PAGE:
Kosovo’s Justice Ministry took a step towards setting up a new War Crimes Research Institute on the 22nd anniversary of the Recak massacre.
Hundreds of family members of Kosovo Albanian civilians killed by Serbian forces on January 15, 1999 gathered on Friday in Recak, a village 20 kilometres south of Prishtina, to commemorate the anniversary.
Forty-four people are confirmed to have been killed that day, and one woman remains missing.
Visiting the site, Acting Prime Minister Avdullah Hoti said that the victims “will never rest in peace until those who have committed these deeds receive the punishment they deserve.”
“Justice is sometimes delayed but I am convinced it will be served once and for all,” Hoti added.
Two years ago, Kosovo’s Special Prosecution confirmed that investigations were ongoing into “the role of several individuals”. However, no one has yet been convicted under a final verdict of involvement in the massacre.
The leader of Vetevendosje, Albin Kurti, who is running for prime minister in upcoming elections on February 14 described the massacre as a “genocidal act.”
“There can be no lasting peace as long as there is no justice which brings rehabilitation for victims and punishment for criminals,” Kurti said.
On the day of the commemoration, Acting Justice Minister Selim Selimi, set up a working group to establish a new War Crimes Research Institute.
Selimi said that “Kosovo should have an address that future generations can contact to see what happened during the war.”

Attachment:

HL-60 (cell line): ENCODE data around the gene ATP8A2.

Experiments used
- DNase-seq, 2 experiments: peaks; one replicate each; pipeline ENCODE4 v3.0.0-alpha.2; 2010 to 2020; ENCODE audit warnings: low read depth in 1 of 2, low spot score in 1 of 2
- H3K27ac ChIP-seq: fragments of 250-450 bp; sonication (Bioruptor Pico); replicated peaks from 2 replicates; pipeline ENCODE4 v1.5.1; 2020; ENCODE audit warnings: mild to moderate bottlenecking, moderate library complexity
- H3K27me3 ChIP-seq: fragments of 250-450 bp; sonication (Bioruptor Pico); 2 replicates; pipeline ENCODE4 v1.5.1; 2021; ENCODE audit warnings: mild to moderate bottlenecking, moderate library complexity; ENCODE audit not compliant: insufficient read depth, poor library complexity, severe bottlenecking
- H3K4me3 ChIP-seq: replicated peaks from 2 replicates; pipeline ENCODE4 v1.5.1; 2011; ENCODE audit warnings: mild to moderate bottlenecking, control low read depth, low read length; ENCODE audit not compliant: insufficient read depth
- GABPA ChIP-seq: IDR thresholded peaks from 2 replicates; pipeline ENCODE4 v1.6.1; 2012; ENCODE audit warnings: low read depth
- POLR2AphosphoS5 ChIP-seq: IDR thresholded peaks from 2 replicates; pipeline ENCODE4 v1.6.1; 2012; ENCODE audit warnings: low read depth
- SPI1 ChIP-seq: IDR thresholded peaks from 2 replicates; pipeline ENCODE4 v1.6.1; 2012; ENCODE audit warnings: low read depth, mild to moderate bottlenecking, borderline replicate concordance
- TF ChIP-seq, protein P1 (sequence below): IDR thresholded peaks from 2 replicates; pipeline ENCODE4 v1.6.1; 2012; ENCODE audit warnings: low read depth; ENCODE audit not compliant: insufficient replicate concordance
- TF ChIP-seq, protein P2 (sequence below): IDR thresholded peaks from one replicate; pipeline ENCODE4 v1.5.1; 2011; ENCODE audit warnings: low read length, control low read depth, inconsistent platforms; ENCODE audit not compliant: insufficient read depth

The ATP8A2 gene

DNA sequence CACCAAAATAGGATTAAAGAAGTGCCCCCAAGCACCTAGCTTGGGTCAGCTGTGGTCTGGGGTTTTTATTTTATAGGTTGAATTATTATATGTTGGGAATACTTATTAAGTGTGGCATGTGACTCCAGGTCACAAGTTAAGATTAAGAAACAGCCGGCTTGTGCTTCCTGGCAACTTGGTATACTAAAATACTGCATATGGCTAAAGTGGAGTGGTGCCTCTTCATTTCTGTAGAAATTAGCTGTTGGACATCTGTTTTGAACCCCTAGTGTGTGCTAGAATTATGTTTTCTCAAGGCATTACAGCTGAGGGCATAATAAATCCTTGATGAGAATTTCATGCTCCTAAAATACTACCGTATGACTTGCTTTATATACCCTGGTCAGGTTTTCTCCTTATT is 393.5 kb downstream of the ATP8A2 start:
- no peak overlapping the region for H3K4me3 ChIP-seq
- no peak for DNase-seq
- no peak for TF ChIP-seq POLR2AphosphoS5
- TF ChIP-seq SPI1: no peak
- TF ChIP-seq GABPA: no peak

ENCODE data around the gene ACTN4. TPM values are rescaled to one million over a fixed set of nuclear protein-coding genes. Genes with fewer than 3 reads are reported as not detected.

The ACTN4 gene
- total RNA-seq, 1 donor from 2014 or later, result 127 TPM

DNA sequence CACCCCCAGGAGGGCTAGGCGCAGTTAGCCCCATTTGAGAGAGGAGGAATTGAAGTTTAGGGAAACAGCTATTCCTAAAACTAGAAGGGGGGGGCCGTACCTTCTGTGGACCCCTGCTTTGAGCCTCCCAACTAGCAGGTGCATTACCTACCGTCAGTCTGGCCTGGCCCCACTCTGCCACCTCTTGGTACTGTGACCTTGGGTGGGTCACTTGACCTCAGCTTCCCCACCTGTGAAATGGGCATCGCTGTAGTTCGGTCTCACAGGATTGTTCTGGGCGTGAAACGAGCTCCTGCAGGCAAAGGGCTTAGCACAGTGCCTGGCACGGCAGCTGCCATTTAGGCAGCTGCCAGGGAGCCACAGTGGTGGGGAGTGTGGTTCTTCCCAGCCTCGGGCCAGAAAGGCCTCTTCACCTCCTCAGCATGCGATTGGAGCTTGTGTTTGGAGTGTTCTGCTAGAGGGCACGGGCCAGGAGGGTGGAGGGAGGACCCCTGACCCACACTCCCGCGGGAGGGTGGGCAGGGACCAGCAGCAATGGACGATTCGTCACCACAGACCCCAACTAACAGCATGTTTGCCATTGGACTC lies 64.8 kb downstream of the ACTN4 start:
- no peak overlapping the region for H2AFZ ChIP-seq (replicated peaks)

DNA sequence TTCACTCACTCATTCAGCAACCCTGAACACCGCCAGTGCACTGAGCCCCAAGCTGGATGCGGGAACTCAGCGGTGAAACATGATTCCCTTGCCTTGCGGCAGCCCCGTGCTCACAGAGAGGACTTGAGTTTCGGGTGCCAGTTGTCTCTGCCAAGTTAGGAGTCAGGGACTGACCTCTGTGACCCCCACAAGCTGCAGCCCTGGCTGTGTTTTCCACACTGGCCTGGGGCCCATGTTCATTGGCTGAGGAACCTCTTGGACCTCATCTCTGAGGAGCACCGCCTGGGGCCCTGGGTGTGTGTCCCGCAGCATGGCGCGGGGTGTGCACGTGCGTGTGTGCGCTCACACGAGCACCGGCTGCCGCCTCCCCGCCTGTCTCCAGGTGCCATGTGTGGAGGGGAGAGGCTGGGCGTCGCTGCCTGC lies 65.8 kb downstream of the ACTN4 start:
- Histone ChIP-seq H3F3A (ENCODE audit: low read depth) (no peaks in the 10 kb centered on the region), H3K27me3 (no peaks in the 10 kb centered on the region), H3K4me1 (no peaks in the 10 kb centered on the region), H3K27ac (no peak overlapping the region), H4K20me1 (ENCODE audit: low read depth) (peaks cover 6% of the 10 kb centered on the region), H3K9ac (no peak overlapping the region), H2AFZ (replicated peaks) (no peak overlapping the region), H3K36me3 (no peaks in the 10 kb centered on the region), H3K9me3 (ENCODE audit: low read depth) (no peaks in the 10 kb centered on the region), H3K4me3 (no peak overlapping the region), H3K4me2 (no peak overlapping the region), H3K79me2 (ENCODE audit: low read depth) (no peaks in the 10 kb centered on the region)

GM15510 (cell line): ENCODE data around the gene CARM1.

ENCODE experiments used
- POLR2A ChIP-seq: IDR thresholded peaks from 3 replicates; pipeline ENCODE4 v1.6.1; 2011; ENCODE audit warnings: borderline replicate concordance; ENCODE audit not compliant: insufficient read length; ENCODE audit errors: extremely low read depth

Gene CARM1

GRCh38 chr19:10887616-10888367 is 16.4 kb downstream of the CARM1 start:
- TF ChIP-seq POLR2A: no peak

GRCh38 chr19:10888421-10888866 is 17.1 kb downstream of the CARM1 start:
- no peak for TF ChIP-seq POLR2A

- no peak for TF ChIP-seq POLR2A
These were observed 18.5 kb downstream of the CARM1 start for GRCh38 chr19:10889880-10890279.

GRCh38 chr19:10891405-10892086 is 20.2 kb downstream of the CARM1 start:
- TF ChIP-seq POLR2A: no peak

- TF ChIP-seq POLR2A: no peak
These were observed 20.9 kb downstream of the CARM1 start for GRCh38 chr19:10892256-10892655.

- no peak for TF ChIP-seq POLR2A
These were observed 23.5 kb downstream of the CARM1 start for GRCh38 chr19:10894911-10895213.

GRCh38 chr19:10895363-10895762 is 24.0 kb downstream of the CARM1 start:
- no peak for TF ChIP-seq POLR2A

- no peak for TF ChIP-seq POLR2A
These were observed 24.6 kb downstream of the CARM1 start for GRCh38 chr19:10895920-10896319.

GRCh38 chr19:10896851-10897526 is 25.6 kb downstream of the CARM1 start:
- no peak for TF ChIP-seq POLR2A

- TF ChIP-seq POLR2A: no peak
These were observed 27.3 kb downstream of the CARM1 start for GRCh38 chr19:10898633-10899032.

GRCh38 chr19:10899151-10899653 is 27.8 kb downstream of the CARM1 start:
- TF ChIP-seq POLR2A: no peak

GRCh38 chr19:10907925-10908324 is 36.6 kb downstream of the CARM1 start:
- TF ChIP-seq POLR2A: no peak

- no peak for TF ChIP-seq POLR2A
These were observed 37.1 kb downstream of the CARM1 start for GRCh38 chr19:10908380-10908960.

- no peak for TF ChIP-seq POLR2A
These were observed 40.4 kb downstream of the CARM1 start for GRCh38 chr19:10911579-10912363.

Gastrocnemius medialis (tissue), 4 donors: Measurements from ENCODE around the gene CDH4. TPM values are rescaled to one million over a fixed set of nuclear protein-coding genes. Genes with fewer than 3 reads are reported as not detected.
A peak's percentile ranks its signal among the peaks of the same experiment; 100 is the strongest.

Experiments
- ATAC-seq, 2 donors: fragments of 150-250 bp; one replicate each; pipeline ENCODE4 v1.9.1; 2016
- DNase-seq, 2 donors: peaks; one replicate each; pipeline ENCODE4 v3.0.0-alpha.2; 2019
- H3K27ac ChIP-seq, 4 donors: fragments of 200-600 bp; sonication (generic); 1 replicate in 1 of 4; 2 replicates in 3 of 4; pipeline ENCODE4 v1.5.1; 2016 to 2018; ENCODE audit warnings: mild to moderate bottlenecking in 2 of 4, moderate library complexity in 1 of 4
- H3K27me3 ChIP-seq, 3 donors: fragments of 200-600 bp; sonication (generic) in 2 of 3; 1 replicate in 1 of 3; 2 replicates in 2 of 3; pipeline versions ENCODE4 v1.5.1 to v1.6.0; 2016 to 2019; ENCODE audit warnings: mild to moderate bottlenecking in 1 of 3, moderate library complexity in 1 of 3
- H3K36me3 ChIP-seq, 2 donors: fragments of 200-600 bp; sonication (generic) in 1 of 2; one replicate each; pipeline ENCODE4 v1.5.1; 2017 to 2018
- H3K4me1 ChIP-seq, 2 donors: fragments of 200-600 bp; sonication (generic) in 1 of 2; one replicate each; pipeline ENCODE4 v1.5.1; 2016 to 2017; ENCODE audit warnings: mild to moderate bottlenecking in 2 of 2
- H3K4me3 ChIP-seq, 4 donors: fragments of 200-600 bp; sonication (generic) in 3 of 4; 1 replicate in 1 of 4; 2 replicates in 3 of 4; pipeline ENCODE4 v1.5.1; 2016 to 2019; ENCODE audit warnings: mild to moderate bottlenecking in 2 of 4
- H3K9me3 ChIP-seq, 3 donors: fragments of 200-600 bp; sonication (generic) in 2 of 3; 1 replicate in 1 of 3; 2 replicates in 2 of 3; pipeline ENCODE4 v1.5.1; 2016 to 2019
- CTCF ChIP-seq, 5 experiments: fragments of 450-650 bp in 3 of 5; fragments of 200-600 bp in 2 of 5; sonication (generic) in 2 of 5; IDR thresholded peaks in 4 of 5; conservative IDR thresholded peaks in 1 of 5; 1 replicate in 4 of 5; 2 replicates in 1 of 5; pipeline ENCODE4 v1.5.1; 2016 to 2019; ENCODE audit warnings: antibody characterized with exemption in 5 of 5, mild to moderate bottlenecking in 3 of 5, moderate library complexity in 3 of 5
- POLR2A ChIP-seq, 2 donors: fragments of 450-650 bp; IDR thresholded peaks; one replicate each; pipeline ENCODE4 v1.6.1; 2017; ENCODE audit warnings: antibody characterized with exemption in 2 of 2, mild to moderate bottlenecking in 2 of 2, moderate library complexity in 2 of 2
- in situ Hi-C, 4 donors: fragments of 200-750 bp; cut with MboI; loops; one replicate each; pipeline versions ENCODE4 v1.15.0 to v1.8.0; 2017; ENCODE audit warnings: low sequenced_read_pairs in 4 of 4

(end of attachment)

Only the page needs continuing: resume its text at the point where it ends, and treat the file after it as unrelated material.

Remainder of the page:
“The memory of Recak is the memory of our mothers’, sisters’ and childrens cries, which are still ringing in our heads. The aim of this institute is to preserve this memory,” Selimi said.
Serbian security forces surrounded Recak and started attacking it on the morning of January 15, 1999, then entered the village and raided houses. Some men tried to hide but were discovered, beaten, then taken away and shot.
Belgrade initially insisted that the casualties were Kosovo Liberation Army guerrillas.
But after visiting the scene of the killings, the head of the OSCE Kosovo Verification Mission, US diplomat William Walker, said that the victims were civilians.
The Recak massacre provoked a shift in Western policy towards Kosovo and became a turning point in the conflict between Yugoslav President Slobodan Milosevic’s troops and police forces and the KLA guerrillas who were fighting for independence.
It became an important factor in NATO’s decision to launch air strikes on Yugoslavia two months later to force Milosevic to pull his troops out of Kosovo.
15 January 2021 - 15:02